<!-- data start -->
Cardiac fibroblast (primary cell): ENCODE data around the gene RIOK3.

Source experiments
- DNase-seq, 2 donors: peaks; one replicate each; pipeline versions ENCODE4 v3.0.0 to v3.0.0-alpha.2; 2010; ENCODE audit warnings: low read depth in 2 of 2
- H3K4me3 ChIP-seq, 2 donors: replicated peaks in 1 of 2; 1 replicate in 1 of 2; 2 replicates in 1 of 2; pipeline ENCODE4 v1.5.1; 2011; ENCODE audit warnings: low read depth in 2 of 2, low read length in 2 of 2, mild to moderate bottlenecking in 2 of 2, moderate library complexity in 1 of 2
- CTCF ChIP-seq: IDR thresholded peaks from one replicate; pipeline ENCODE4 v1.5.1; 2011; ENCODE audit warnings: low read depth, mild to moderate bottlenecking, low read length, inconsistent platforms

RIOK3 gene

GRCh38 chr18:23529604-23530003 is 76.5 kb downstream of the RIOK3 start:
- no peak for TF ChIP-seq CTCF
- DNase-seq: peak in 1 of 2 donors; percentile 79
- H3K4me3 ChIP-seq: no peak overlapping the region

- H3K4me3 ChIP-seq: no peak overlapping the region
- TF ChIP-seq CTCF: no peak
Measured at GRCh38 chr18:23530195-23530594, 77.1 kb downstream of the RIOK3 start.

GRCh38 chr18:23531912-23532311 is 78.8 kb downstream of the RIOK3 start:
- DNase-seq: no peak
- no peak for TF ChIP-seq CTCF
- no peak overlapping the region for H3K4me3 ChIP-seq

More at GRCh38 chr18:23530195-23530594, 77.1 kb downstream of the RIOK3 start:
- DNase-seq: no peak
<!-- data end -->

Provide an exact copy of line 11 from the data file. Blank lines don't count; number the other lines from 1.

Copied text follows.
- H3K4me3 ChIP-seq: no peak overlapping the region